When my Dad passed unexpectedly a few years ago while vacationing out of state, we chose cremation as the best option to get his remains home. Our local funeral director filled us in on how the ashes would be shipped; plastic bag in cardboard box packed in cardboard shipping box.
The plain wooden, metal, and plastic boxes we were offered to purchase just didn’t seem to sit well with me. So I went to the woodshop and remembered the last time Dad and I spent working together on a project while I built a box especially for him. It was good therapy. I also built a carrier that my 3 brothers and I could carry the urn on during the funeral service.

While my Dad was not a veteran, I decided to look into making them for local veteran groups and found they were already covered.

-- Rick - I know I am not perfect, but I will keep pressing on toward the goal of becoming all I am called to be.

View Nkthompson42's profile

Nkthompson42

10 posts in 337 days


#8 posted 01-11-2017 02:26 AM



What dimensions are ya gonna use?
Bill

- Bill White


Im thinking 7×7x11. Inside dimentions. That should hold the standard and larger amounts of remains.

Thanks for the question

View Nkthompson42's profile

Nkthompson42

10 posts in 337 days


#9 posted 01-11-2017 02:27 AM

Thank you,


Having received the remains of several family members over the years to scatter in the Florida Bay, I have never received them in anything other than a plastic bag. I imagine it s a pretty standard practice.

Sorry for your loss though… pass along condolences.

Brad

- MrUnix


View Nkthompson42's profile

Nkthompson42

10 posts in 337 days


#10 posted 01-11-2017 02:29 AM

The funeral home I have talked to in my area were surprised also, they proved simple plastic boxes and the family can get something nicer if they can afford it. Thank you


Our funeral home put my mom and dad s ashes into hard plastic boxes, I had no idea that anything like that went on.

I think I will have to make a couple of boxes for my wife and I and make sure out girls know where to find them if they need them.

Sorry for your loss and props for assisting.

- OldBuckeye


View Nkthompson42's profile

Nkthompson42

10 posts in 337 days


#11 posted 01-11-2017 02:31 AM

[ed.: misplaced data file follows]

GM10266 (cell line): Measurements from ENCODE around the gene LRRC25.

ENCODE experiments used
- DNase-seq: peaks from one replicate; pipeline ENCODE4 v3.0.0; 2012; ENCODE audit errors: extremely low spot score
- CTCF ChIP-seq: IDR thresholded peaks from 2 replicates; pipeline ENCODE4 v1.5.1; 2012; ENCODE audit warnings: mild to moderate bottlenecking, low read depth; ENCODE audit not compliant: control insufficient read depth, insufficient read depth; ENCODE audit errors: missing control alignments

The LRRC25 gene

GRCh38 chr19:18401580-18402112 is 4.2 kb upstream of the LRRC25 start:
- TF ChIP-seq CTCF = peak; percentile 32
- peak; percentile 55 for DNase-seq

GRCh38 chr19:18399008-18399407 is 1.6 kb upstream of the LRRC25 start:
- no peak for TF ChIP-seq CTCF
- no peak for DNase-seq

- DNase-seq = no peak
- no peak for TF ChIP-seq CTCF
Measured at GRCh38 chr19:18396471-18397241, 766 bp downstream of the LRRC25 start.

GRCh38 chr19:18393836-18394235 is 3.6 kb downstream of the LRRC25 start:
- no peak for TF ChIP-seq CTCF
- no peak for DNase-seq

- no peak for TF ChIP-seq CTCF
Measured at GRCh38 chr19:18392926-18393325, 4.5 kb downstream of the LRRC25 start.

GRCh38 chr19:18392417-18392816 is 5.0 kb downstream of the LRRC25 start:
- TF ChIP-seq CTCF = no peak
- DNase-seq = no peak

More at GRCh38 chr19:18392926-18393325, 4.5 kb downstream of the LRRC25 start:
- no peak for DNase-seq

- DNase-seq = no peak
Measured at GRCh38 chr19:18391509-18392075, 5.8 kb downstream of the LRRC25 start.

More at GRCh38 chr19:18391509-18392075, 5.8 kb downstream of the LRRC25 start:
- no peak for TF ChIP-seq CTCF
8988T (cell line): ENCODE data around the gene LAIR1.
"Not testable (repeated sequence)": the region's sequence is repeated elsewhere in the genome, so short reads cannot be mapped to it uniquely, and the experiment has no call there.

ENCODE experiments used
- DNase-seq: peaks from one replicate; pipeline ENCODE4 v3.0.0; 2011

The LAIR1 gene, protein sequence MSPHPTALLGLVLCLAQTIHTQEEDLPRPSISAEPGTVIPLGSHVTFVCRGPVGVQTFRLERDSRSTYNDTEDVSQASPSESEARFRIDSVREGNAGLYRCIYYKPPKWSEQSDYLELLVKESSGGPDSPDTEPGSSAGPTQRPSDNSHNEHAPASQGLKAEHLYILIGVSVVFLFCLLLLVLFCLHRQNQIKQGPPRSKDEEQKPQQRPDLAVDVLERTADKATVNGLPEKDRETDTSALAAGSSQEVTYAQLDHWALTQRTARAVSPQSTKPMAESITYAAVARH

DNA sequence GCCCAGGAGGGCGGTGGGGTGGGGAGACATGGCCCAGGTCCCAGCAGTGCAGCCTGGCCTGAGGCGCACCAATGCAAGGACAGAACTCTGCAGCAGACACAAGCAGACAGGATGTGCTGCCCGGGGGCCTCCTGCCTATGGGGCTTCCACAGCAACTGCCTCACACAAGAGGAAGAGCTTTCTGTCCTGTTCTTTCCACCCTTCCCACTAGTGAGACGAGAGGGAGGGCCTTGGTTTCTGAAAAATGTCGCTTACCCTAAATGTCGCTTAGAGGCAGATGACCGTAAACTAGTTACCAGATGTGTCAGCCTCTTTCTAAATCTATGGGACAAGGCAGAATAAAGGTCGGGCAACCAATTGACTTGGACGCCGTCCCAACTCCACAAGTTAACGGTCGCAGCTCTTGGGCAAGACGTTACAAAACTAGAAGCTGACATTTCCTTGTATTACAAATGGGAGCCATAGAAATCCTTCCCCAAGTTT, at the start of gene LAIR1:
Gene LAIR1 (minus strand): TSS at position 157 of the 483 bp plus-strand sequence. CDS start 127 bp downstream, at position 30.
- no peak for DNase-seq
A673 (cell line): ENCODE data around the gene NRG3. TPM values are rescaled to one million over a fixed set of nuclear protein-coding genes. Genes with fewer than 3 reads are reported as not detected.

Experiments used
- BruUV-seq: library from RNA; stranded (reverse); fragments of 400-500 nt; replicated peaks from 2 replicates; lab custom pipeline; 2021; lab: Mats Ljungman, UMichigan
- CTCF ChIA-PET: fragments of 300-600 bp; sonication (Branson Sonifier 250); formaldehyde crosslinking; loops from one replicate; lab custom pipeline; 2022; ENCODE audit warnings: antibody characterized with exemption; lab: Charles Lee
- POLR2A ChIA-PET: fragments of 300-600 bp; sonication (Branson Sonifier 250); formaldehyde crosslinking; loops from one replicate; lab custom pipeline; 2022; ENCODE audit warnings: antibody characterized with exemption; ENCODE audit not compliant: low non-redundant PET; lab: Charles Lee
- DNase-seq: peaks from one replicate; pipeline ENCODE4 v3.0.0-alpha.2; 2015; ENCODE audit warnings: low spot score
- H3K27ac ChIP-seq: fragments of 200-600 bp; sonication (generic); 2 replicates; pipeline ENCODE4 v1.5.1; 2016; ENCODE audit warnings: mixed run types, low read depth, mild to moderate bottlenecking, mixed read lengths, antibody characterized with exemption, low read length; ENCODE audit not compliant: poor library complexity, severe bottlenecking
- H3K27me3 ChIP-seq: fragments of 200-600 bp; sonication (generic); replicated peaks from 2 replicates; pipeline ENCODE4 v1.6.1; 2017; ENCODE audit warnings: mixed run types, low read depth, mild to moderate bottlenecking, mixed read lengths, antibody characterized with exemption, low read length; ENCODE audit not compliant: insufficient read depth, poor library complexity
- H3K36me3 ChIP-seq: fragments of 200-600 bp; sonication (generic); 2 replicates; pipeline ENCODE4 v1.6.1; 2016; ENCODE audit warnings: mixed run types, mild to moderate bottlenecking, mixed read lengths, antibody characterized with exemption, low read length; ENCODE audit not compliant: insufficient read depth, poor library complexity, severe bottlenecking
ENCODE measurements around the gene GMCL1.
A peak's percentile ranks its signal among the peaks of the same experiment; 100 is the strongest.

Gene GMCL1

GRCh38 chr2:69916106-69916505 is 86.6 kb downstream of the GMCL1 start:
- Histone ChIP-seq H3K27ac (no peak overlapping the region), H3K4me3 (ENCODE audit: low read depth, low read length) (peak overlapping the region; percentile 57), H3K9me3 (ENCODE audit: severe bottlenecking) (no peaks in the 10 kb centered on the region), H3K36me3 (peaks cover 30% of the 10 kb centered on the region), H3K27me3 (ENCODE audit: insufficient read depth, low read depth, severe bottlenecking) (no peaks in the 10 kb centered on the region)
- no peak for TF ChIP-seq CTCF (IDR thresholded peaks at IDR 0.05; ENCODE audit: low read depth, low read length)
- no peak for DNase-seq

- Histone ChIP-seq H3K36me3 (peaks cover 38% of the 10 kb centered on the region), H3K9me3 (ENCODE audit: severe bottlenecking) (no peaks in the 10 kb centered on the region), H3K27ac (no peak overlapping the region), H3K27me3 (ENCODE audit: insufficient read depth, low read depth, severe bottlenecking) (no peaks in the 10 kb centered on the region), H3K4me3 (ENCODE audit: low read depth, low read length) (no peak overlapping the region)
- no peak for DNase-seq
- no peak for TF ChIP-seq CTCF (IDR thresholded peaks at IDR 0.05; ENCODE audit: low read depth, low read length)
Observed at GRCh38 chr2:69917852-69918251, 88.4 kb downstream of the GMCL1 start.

THANK YOU, i spoke to the director, I beleive thats her position but she said it happens all the time .


My local Woodworking club makes urns for the remains of cremated vets. I don t know the details because they crank out more than the cemetery can use so I don t participate but I can try to get details if anyone is interested. I know there are size restrictions. I think it s surprising the various veterans organizations haven t taken a lead on making sure they all get urns.

- Rick M


View Nkthompson42's profile

Nkthompson42

10 posts in 337 days


#12 posted 01-11-2017 02:34 AM

Thank you and thank you for your service, 6 years Navy here.


I am shocked! I am a retired career USAF veteran and also plan to be cremated, though I wish my ashes scattered, not interred at Arlington. I guess it is due to naivety. I only know of one friend that was cremated, and have not had the responsibility of making arrangements for anyone.
I will do my best to bring this to the attention of veteran s organizations, family and friends.
I don t turn, or have the tools to turn urns, but I could make finger joint boxes for Veterans. Looks like I ll be making one for me.
Chuck

- Chucketn


View Nkthompson42's profile

Nkthompson42

10 posts in 337 days


#13 posted 01-11-2017 02:36 AM

Yes thats what I found also, but like you said you have to know to ask and if you believe that the remains will be sent in a basic box you dont worry about it as you have so many other things to go thru Thank you


I looked into it a little bit and there are already organizations that make free urns available to veterans, you just have to ask. But then you have to know to ask. Also some crematoriums return the ashes in a plastic bag, others use a plastic box. I guess a lot of people scatter the ashes so there is no point to a fancy container.

- Rick M


View Nkthompson42's profile

Nkthompson42

10 posts in 337 days


#14 posted 01-11-2017 02:38 AM

Thank you, and very nice.


When my Dad passed unexpectedly a few years ago while vacationing out of state, we chose cremation as the best option to get his remains home. Our local funeral director filled us in on how the ashes would be shipped; plastic bag in cardboard box packed in cardboard shipping box.
The plain wooden, metal, and plastic boxes we were offered to purchase just didn t seem to sit well with me. So I went to the woodshop and remembered the last time Dad and I spent working together on a project while I built a box especially for him. It was good therapy. I also built a carrier that my 3 brothers and I could carry the urn on during the funeral service.

While my Dad was not a veteran, I decided to look into making them for local veteran groups and found they were already covered.

- cracknpop